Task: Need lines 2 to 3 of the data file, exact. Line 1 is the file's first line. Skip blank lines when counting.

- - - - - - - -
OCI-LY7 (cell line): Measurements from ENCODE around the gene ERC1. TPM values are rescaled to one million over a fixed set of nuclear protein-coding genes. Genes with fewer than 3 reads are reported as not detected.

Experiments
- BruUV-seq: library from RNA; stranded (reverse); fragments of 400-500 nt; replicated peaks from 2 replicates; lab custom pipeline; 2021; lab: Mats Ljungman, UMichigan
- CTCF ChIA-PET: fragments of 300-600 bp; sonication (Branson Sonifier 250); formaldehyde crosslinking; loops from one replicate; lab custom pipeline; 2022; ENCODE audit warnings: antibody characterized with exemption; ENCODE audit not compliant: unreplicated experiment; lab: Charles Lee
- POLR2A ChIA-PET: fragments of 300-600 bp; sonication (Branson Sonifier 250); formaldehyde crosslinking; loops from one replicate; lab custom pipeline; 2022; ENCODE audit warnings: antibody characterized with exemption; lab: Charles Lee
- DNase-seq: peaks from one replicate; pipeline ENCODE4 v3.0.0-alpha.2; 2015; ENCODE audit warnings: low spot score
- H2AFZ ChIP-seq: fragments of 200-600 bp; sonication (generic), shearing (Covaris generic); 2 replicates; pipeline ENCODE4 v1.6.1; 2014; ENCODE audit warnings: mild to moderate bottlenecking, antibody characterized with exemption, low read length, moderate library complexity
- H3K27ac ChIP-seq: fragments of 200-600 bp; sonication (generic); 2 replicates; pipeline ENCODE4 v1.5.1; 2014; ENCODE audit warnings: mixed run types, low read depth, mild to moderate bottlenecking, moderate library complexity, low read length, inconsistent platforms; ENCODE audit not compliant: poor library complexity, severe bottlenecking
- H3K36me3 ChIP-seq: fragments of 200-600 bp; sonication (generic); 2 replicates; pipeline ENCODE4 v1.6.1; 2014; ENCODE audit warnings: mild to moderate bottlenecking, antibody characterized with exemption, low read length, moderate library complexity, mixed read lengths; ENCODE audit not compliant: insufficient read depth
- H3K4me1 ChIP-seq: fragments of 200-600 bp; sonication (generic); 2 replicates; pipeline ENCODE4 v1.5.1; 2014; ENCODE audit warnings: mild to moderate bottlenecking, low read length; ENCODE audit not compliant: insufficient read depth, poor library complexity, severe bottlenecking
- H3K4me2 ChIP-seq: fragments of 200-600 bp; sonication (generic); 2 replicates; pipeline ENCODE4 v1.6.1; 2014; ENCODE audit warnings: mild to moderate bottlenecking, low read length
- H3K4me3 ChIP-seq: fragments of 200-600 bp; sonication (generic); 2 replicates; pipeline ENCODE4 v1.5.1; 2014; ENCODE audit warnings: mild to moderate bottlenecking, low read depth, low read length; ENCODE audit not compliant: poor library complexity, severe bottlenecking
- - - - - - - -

Experiments
- BruUV-seq: library from RNA; stranded (reverse); fragments of 400-500 nt; replicated peaks from 2 replicates; lab custom pipeline; 2021; lab: Mats Ljungman, UMichigan